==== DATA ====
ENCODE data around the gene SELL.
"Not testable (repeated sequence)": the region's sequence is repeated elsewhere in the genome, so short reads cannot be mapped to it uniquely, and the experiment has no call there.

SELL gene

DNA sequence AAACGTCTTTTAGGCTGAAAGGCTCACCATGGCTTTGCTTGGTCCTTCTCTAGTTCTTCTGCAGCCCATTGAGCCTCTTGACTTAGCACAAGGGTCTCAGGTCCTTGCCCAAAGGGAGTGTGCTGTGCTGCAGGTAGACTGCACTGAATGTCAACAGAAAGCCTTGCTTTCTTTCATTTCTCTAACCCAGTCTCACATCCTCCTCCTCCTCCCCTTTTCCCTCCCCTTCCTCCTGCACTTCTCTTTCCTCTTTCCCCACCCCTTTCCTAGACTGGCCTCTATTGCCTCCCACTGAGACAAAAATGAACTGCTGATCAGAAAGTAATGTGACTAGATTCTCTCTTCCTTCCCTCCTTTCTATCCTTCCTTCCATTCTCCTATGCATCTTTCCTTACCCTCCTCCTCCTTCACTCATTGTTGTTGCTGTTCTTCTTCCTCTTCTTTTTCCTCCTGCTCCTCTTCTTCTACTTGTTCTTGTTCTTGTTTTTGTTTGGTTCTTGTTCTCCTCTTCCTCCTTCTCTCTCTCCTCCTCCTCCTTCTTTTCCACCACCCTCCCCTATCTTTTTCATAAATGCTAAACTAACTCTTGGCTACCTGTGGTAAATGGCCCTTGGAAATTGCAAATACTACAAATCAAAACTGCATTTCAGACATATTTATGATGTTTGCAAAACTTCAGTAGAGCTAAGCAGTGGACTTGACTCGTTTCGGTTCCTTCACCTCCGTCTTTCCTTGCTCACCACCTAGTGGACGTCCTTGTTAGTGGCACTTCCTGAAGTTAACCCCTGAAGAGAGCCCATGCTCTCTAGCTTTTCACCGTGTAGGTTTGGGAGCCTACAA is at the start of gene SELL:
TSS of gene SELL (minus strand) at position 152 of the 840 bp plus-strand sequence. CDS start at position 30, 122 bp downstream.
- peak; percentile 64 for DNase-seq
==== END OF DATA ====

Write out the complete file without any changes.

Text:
ENCODE data around the gene SELL.
"Not testable (repeated sequence)": the region's sequence is repeated elsewhere in the genome, so short reads cannot be mapped to it uniquely, and the experiment has no call there.

SELL gene

DNA sequence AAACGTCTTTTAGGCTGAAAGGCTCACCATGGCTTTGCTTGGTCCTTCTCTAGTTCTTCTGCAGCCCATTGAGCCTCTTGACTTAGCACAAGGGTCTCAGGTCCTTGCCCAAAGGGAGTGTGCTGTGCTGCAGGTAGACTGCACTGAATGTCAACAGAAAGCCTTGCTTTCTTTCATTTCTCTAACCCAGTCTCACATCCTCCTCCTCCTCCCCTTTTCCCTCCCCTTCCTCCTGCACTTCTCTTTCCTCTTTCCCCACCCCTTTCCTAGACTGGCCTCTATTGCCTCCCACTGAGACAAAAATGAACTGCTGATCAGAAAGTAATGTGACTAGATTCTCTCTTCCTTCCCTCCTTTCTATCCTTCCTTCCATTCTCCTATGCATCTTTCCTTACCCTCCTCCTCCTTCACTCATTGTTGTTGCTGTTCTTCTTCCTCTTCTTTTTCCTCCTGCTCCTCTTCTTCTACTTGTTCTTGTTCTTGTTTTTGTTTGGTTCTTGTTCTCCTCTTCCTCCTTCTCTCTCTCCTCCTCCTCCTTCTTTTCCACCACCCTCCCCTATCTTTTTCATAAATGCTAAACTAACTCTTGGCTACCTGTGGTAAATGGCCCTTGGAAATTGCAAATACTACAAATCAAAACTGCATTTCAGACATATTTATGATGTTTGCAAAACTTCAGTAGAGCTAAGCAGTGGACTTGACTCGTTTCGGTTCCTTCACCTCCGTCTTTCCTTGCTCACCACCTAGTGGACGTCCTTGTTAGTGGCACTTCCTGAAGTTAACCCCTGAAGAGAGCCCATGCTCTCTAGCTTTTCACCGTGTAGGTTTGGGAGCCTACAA is at the start of gene SELL:
TSS of gene SELL (minus strand) at position 152 of the 840 bp plus-strand sequence. CDS start at position 30, 122 bp downstream.
- peak; percentile 64 for DNase-seq